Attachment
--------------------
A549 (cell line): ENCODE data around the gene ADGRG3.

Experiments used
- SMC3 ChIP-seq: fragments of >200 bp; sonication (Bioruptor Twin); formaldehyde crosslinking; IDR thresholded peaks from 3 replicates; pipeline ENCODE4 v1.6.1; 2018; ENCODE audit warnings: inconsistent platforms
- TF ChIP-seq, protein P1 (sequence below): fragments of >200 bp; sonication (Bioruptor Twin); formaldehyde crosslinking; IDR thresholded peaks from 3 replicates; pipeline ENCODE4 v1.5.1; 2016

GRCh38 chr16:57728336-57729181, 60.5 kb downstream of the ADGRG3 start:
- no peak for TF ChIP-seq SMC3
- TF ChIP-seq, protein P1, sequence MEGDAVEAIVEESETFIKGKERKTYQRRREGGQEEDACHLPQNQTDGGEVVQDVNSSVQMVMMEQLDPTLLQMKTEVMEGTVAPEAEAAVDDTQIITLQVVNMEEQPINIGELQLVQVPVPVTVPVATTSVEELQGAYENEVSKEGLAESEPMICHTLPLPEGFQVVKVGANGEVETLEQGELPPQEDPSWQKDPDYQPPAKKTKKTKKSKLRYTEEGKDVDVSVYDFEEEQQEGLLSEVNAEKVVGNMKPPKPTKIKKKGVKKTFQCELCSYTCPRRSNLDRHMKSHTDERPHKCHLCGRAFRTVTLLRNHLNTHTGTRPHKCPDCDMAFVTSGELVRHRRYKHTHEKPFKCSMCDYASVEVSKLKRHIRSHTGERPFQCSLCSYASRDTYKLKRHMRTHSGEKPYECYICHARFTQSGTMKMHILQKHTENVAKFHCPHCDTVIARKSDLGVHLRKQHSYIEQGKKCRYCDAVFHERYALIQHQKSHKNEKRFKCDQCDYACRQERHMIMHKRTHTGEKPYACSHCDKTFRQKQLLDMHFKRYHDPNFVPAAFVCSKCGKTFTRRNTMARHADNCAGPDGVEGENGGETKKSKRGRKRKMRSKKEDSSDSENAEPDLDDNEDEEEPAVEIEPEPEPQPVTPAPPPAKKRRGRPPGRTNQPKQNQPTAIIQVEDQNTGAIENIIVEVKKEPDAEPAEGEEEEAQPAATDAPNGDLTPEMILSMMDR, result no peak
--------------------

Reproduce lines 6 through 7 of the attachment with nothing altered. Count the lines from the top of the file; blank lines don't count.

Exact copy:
- no peak for TF ChIP-seq SMC3
- TF ChIP-seq, protein P1, sequence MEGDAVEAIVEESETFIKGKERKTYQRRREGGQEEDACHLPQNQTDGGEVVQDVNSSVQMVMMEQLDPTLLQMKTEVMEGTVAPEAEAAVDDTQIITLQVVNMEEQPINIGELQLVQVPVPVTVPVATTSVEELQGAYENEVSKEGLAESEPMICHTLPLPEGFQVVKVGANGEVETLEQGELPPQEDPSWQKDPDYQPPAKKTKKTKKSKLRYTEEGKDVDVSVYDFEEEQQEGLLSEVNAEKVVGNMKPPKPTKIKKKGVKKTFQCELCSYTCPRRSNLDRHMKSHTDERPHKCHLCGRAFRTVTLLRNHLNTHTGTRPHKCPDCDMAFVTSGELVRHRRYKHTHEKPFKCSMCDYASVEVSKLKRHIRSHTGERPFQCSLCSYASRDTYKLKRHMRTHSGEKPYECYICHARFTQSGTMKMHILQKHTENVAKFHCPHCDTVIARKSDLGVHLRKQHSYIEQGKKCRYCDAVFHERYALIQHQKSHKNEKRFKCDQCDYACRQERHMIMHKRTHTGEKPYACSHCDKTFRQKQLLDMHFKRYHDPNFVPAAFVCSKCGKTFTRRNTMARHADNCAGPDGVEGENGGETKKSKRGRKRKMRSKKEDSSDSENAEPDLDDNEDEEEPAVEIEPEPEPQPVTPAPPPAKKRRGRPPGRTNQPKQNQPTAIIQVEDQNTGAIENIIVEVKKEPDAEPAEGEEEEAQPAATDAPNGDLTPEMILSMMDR, result no peak